Jupiter and Venus return

¡SkyCaramba! Weekly astronomy blog for the week ending July 7, 2012 

You probably haven’t seen Jupiter and Venus in a while. They’ve spent several weeks too close to the sun for us to see, although Venus did get right in between the earth and sun for people in just the right places to see its silhouette last month. Both planets are reemerging in the morning sky this month. 

If you can recognize the Pleiades in the east a little before sunrise, look below them. You should see two or three bright dots. The one closest to the Pleiades is Jupiter. Below it is Venus. And a little below it, you may be able to see the orange star Aldebaran. Aldebaran makes part of a V shaped asterism called the Hyades. Venus is right in the middle of the Hyades as July starts. 

The complete V of the Hyades may be a little hard to see as sunrise approaches. For people in the northern hemisphere, it gets easier to see day by day as the sun moves a little further from the asterism and rises later each morning. 

Jupiter is almost 540 million miles or 860 million kilometers away from us at this time. Venus is about 36 million miles or 58 million kilometers away. Aldebaran’s light is reaching us after a 65 year journey. 

One week into July, Jupiter will have moved a little lower and to the left compared to where it started on the starry backdrop. Venus will have moved too. It’s closest to Aldebaran on the 9th at 0.9° away.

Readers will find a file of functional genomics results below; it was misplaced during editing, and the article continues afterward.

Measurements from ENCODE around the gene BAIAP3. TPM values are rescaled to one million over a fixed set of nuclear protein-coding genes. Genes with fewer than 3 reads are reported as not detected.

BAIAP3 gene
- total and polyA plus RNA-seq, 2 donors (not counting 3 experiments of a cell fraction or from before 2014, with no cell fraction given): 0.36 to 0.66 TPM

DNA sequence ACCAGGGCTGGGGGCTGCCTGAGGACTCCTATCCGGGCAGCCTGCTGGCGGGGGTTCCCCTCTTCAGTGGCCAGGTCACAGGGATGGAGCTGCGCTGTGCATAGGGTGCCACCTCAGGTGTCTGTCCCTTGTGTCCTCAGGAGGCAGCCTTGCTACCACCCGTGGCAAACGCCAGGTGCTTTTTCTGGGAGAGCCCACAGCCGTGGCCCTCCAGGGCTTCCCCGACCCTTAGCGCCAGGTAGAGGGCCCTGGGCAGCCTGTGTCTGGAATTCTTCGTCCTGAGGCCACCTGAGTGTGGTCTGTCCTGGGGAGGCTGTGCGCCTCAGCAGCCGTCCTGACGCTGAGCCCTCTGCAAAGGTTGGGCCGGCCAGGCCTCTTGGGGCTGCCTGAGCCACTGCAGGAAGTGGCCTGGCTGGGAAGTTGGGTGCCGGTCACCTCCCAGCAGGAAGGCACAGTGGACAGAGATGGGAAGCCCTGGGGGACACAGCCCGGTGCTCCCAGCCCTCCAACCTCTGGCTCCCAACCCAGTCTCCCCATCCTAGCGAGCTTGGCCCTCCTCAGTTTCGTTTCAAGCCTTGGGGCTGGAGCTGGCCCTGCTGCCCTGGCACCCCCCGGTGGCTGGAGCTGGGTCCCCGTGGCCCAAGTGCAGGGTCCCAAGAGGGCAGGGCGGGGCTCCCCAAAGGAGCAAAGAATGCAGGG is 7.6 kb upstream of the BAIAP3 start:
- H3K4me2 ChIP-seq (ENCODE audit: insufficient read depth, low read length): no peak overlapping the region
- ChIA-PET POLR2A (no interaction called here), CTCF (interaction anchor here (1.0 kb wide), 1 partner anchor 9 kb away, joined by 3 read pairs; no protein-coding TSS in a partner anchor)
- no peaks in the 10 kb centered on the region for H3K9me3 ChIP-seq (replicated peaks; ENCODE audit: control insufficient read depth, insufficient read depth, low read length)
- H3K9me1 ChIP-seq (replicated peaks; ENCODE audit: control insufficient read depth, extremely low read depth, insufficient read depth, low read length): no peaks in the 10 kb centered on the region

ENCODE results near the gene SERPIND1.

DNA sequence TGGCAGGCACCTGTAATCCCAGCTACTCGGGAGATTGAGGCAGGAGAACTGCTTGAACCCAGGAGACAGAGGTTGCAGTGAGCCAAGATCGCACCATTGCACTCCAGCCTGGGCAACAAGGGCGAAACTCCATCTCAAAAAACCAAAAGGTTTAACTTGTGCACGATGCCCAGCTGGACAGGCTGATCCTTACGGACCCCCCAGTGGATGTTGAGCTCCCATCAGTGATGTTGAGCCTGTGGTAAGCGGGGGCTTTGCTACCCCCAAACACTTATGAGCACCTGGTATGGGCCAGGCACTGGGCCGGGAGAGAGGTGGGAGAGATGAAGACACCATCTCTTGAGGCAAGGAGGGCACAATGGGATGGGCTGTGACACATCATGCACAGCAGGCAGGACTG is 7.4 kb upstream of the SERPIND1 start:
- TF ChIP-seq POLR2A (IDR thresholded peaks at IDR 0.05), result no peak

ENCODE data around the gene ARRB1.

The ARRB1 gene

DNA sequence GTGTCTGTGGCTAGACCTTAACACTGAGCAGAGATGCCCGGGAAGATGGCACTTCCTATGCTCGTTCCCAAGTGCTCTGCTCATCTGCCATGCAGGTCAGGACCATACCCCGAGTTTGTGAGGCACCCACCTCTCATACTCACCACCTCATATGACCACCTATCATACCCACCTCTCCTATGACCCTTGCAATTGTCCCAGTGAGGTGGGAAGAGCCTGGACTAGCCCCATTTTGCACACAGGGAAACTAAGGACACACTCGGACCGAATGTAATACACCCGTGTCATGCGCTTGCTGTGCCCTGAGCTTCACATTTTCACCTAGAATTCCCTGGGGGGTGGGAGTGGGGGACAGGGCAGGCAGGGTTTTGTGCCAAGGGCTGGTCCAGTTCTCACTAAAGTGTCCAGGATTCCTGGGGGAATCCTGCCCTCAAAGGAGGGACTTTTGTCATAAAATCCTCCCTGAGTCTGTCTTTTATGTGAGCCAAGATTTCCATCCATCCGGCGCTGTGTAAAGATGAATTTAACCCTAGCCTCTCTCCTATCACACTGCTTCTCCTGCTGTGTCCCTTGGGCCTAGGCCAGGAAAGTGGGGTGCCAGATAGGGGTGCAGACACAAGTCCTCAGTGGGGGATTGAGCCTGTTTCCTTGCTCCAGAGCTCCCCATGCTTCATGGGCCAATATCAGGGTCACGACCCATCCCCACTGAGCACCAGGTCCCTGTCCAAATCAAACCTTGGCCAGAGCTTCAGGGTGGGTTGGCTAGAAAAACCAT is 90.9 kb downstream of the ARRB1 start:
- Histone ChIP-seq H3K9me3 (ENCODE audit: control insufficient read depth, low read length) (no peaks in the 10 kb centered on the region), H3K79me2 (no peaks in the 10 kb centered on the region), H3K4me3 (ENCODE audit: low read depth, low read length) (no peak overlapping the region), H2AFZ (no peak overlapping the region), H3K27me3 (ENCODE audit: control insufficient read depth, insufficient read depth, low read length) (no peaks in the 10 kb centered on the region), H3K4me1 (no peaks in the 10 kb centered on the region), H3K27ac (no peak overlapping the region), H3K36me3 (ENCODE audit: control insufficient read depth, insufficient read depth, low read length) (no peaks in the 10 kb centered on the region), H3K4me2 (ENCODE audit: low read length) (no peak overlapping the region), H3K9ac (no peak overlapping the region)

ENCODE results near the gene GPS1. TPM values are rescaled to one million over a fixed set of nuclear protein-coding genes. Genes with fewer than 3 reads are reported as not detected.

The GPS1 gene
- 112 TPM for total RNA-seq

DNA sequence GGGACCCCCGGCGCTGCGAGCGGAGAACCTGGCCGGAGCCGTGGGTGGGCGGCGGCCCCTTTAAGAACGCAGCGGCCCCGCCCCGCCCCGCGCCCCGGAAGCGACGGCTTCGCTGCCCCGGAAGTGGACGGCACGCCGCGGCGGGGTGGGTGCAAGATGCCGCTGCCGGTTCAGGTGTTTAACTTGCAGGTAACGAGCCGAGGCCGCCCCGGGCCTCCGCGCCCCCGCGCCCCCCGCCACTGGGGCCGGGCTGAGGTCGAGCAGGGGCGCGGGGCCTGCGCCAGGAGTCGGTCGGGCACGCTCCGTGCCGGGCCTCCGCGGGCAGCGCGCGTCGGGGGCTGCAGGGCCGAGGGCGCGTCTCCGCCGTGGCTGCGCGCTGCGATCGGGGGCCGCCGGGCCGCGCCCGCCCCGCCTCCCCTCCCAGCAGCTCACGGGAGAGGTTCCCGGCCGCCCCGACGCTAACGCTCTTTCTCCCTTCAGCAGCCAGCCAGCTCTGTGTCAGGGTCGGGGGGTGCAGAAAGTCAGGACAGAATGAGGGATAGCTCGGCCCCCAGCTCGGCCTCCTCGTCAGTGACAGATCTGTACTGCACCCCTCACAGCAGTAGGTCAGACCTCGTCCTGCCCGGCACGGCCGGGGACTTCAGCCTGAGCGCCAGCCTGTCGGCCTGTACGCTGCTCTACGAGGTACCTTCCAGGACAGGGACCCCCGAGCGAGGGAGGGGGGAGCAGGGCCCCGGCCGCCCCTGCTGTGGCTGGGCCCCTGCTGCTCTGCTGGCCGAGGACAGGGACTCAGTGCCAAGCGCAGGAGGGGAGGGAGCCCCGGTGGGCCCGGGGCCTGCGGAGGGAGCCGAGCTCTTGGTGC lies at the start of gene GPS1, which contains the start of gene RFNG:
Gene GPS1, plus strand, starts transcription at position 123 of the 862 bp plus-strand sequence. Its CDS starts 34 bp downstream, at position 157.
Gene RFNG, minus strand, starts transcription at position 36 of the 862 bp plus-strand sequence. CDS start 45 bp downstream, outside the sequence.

Keep watching this month as Venus keeps moving to the left and Jupiter comes near Ain, the star on top of the side of the V opposite Aldebaran. On the 23rd and 24th, Jupiter and Ain will be 1.8° apart. By then, northern hemisphere sky watchers will have an easy view of the Hyades. Venus will be moving on clearly heading for its next destination. 

Venus will be at aphelion on the 11th. That’s when it’s the farthest from the sun in its orbit. That’s just a few days after Earth is at aphelion and a day before Mercury reaches aphelion. Jupiter won’t be at aphelion until 2017. It was at perihelion, its closest to the sun, last year. 

In Greek mythology, the Hyades are young women weeping because their brother Hyas was killed in a hunting accident. They were put in the sky where their tears provide spring and summer showers. 

By the end of July, you shouldn’t have trouble spotting Betelgeuse, another orange star, rising a little before the sun. The star is in one shoulder of Orion. Northerners think of Orion as a winter constellation because that’s when it’s up all night, but there it is wishing us good morning at the start of a hot summer day.